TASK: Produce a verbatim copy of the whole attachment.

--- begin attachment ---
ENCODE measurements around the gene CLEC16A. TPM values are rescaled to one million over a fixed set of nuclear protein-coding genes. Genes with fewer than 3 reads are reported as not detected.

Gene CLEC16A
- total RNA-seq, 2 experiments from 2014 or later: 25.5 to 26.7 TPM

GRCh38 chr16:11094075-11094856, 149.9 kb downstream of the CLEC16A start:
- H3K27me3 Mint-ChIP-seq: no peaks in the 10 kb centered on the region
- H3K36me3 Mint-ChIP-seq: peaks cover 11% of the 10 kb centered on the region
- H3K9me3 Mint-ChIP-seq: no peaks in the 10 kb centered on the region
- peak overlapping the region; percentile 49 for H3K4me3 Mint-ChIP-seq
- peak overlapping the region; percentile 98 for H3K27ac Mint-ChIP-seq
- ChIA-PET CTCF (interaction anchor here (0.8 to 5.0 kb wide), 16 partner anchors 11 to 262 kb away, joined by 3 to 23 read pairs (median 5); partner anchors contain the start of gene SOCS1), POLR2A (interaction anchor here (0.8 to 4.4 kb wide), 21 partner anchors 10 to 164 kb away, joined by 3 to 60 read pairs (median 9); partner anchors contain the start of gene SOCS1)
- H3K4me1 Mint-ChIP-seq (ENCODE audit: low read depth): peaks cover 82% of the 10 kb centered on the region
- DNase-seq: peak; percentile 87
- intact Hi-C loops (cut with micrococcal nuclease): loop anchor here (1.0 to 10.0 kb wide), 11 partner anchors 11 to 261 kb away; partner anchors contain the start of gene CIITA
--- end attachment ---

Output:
ENCODE measurements around the gene CLEC16A. TPM values are rescaled to one million over a fixed set of nuclear protein-coding genes. Genes with fewer than 3 reads are reported as not detected.

Gene CLEC16A
- total RNA-seq, 2 experiments from 2014 or later: 25.5 to 26.7 TPM

GRCh38 chr16:11094075-11094856, 149.9 kb downstream of the CLEC16A start:
- H3K27me3 Mint-ChIP-seq: no peaks in the 10 kb centered on the region
- H3K36me3 Mint-ChIP-seq: peaks cover 11% of the 10 kb centered on the region
- H3K9me3 Mint-ChIP-seq: no peaks in the 10 kb centered on the region
- peak overlapping the region; percentile 49 for H3K4me3 Mint-ChIP-seq
- peak overlapping the region; percentile 98 for H3K27ac Mint-ChIP-seq
- ChIA-PET CTCF (interaction anchor here (0.8 to 5.0 kb wide), 16 partner anchors 11 to 262 kb away, joined by 3 to 23 read pairs (median 5); partner anchors contain the start of gene SOCS1), POLR2A (interaction anchor here (0.8 to 4.4 kb wide), 21 partner anchors 10 to 164 kb away, joined by 3 to 60 read pairs (median 9); partner anchors contain the start of gene SOCS1)
- H3K4me1 Mint-ChIP-seq (ENCODE audit: low read depth): peaks cover 82% of the 10 kb centered on the region
- DNase-seq: peak; percentile 87
- intact Hi-C loops (cut with micrococcal nuclease): loop anchor here (1.0 to 10.0 kb wide), 11 partner anchors 11 to 261 kb away; partner anchors contain the start of gene CIITA